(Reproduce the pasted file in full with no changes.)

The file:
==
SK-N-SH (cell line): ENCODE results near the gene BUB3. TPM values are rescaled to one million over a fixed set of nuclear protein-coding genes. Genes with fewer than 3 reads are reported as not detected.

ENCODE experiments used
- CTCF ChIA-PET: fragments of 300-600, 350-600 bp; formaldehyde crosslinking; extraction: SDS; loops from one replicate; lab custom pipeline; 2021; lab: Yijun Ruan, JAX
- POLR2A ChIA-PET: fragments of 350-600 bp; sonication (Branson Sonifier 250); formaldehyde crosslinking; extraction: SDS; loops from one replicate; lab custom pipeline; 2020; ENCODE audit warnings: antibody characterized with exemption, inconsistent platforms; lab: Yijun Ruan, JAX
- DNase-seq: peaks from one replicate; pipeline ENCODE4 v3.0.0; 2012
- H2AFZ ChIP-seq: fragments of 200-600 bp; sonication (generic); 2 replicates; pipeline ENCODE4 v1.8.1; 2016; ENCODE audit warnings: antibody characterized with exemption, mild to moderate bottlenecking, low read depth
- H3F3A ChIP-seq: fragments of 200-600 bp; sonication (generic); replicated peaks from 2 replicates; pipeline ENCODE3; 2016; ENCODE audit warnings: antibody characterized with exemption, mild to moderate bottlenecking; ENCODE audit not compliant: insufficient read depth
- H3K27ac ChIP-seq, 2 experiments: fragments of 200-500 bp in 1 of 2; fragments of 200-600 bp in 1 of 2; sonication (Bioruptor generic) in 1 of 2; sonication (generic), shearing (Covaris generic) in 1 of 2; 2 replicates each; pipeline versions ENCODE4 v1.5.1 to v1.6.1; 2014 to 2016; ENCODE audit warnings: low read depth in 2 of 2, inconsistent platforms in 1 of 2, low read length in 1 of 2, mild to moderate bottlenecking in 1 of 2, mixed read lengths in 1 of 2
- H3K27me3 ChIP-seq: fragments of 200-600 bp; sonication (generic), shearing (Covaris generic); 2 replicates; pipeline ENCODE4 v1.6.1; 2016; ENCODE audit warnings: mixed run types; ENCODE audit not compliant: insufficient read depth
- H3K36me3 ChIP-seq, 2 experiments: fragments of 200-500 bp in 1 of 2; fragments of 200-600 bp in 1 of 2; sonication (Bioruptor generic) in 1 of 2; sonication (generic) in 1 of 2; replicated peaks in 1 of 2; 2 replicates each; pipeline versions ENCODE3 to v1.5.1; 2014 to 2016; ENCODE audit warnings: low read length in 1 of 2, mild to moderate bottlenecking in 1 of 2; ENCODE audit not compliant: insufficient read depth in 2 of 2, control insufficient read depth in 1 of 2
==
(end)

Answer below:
SK-N-SH (cell line): ENCODE results near the gene BUB3. TPM values are rescaled to one million over a fixed set of nuclear protein-coding genes. Genes with fewer than 3 reads are reported as not detected.

ENCODE experiments used
- CTCF ChIA-PET: fragments of 300-600, 350-600 bp; formaldehyde crosslinking; extraction: SDS; loops from one replicate; lab custom pipeline; 2021; lab: Yijun Ruan, JAX
- POLR2A ChIA-PET: fragments of 350-600 bp; sonication (Branson Sonifier 250); formaldehyde crosslinking; extraction: SDS; loops from one replicate; lab custom pipeline; 2020; ENCODE audit warnings: antibody characterized with exemption, inconsistent platforms; lab: Yijun Ruan, JAX
- DNase-seq: peaks from one replicate; pipeline ENCODE4 v3.0.0; 2012
- H2AFZ ChIP-seq: fragments of 200-600 bp; sonication (generic); 2 replicates; pipeline ENCODE4 v1.8.1; 2016; ENCODE audit warnings: antibody characterized with exemption, mild to moderate bottlenecking, low read depth
- H3F3A ChIP-seq: fragments of 200-600 bp; sonication (generic); replicated peaks from 2 replicates; pipeline ENCODE3; 2016; ENCODE audit warnings: antibody characterized with exemption, mild to moderate bottlenecking; ENCODE audit not compliant: insufficient read depth
- H3K27ac ChIP-seq, 2 experiments: fragments of 200-500 bp in 1 of 2; fragments of 200-600 bp in 1 of 2; sonication (Bioruptor generic) in 1 of 2; sonication (generic), shearing (Covaris generic) in 1 of 2; 2 replicates each; pipeline versions ENCODE4 v1.5.1 to v1.6.1; 2014 to 2016; ENCODE audit warnings: low read depth in 2 of 2, inconsistent platforms in 1 of 2, low read length in 1 of 2, mild to moderate bottlenecking in 1 of 2, mixed read lengths in 1 of 2
- H3K27me3 ChIP-seq: fragments of 200-600 bp; sonication (generic), shearing (Covaris generic); 2 replicates; pipeline ENCODE4 v1.6.1; 2016; ENCODE audit warnings: mixed run types; ENCODE audit not compliant: insufficient read depth
- H3K36me3 ChIP-seq, 2 experiments: fragments of 200-500 bp in 1 of 2; fragments of 200-600 bp in 1 of 2; sonication (Bioruptor generic) in 1 of 2; sonication (generic) in 1 of 2; replicated peaks in 1 of 2; 2 replicates each; pipeline versions ENCODE3 to v1.5.1; 2014 to 2016; ENCODE audit warnings: low read length in 1 of 2, mild to moderate bottlenecking in 1 of 2; ENCODE audit not compliant: insufficient read depth in 2 of 2, control insufficient read depth in 1 of 2